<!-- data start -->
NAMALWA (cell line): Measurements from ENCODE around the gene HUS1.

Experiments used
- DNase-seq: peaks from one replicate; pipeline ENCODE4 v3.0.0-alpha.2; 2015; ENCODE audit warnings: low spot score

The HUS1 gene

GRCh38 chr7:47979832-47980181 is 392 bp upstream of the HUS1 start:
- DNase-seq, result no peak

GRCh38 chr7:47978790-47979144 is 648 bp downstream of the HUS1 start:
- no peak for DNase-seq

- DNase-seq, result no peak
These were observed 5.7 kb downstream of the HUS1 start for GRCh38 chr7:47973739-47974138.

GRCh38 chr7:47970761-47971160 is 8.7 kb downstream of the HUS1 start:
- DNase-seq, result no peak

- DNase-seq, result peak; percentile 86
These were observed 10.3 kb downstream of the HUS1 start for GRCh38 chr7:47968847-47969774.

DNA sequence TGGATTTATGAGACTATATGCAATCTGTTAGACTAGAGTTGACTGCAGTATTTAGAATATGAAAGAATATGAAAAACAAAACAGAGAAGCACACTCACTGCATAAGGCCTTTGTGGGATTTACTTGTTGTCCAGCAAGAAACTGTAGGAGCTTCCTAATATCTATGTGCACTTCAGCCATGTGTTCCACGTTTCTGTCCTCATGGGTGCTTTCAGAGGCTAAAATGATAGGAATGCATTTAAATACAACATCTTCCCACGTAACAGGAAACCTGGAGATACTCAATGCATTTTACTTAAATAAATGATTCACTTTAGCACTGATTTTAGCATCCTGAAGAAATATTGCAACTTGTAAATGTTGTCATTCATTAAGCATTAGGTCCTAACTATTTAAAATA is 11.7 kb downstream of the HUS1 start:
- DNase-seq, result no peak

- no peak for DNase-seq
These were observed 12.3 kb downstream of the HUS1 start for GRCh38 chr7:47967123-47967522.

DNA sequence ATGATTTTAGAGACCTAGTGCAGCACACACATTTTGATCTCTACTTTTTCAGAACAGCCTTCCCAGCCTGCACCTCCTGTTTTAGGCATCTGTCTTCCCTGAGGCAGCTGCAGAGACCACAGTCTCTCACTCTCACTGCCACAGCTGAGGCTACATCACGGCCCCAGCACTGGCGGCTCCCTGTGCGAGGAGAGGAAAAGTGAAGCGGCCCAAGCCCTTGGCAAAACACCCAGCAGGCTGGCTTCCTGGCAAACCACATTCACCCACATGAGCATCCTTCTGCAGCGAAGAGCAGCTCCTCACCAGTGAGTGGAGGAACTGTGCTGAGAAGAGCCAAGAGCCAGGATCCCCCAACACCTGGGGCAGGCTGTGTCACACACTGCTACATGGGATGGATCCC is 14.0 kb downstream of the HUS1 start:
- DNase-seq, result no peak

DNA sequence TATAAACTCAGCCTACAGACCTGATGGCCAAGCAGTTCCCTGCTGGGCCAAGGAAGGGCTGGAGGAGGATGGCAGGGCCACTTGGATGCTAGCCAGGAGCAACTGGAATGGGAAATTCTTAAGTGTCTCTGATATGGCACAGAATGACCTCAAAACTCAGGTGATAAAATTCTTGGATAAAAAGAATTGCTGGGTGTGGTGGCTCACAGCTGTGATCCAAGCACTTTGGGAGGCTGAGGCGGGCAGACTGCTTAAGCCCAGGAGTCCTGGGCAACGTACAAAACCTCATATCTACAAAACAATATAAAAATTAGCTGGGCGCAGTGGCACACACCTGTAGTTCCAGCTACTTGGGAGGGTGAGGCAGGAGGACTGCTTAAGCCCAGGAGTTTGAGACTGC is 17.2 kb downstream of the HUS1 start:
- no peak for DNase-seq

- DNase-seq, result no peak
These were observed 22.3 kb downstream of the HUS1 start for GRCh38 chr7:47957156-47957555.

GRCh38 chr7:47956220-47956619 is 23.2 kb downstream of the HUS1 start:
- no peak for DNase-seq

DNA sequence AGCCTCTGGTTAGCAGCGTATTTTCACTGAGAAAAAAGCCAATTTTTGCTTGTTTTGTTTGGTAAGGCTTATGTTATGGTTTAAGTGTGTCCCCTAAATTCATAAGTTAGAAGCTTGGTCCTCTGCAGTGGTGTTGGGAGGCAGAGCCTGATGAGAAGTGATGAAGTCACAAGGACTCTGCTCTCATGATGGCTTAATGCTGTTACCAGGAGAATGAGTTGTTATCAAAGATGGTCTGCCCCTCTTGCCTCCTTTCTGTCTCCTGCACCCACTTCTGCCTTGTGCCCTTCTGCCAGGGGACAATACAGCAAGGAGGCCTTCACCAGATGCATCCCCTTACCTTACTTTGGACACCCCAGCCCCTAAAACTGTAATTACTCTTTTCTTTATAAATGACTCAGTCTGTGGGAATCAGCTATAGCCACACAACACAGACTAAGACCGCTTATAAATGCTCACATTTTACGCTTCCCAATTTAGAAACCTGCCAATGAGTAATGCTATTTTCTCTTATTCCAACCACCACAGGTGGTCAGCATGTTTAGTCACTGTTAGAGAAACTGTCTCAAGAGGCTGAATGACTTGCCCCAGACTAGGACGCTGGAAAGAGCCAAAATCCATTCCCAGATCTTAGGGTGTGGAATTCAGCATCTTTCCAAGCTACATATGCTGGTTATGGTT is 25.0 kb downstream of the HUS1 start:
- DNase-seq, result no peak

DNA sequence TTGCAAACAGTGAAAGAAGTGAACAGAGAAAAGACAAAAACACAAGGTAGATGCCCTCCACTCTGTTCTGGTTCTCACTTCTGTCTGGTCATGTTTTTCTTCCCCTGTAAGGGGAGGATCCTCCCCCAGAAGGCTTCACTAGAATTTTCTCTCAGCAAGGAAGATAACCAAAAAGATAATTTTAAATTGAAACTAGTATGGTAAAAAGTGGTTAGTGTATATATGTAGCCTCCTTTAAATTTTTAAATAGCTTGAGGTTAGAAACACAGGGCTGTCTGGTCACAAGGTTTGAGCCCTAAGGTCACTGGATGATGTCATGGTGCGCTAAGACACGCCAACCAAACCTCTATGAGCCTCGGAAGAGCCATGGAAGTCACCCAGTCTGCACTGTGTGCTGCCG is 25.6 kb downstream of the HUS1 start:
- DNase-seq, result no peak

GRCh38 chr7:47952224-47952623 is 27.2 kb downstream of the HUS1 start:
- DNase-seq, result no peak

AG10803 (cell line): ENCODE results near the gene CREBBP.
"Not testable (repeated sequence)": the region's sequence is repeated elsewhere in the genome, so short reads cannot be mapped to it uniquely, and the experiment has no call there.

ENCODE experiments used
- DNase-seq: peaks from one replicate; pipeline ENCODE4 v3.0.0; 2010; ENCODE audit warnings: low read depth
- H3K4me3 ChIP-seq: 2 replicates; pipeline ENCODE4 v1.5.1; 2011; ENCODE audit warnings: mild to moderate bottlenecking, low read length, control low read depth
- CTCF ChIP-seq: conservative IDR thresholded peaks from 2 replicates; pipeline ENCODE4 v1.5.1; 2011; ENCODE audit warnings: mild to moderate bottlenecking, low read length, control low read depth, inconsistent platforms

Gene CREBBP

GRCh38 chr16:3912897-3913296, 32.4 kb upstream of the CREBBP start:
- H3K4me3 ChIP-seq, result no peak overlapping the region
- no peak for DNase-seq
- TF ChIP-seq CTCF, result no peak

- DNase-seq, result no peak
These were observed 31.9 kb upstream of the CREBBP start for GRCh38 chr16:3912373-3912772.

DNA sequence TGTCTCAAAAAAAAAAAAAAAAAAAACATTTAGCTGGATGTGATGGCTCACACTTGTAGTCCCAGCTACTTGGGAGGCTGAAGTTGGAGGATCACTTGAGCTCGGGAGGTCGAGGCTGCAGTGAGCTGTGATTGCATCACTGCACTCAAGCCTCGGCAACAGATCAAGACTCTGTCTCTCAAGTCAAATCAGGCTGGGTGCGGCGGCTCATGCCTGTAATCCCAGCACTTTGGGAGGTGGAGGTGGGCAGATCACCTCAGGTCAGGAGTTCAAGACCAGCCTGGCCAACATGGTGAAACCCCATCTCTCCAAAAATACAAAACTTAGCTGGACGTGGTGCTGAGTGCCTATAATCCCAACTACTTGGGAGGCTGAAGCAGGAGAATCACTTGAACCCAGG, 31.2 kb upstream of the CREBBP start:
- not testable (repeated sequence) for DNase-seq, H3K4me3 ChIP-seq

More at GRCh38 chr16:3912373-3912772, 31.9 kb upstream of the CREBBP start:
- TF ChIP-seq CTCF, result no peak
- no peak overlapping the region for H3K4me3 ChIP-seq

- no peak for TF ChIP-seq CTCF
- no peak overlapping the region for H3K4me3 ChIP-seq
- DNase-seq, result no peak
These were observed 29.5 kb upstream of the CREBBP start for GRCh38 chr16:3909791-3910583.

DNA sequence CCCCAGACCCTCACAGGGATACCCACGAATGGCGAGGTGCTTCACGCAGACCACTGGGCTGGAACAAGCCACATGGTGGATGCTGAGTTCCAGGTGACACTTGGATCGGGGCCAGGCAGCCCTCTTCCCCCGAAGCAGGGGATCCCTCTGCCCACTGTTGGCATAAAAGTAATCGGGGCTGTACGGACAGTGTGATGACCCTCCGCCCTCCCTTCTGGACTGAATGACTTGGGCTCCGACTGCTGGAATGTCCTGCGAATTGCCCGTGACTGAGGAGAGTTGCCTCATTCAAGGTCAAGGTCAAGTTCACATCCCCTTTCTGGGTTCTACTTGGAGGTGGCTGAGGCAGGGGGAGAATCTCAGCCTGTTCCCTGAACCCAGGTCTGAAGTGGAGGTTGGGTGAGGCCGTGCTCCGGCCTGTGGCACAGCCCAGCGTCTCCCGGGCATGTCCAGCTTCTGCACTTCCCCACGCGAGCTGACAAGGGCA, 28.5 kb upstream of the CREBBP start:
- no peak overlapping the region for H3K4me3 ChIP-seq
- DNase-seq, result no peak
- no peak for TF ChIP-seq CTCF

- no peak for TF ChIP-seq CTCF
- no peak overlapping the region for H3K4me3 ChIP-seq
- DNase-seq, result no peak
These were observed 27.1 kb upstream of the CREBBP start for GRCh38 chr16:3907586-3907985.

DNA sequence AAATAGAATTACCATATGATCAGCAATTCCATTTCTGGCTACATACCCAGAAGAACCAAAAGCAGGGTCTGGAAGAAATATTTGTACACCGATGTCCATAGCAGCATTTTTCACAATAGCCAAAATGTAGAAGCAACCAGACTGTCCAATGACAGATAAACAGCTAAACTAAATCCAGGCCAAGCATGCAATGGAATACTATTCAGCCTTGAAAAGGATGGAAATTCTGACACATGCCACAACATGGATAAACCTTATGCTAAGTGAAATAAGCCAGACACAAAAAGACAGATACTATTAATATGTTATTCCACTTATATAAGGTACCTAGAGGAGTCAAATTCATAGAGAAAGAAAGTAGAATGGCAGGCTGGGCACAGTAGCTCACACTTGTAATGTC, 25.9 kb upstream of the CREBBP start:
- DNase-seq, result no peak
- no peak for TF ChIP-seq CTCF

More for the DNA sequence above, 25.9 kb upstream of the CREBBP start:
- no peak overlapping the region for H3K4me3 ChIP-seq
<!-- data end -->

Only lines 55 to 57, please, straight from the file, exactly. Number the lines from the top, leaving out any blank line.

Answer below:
DNA sequence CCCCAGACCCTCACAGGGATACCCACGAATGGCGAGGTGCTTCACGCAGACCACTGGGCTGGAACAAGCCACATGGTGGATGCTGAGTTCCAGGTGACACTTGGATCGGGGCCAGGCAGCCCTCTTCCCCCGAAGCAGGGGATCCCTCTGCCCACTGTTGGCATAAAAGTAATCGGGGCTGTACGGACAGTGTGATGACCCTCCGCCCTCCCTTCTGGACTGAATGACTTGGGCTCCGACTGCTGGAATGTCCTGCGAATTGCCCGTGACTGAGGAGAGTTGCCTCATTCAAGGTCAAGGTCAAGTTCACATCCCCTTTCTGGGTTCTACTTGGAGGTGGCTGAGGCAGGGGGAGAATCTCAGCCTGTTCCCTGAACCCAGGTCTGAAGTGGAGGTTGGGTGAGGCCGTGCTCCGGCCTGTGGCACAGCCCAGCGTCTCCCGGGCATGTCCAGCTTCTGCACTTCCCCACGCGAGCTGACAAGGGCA, 28.5 kb upstream of the CREBBP start:
- no peak overlapping the region for H3K4me3 ChIP-seq
- DNase-seq, result no peak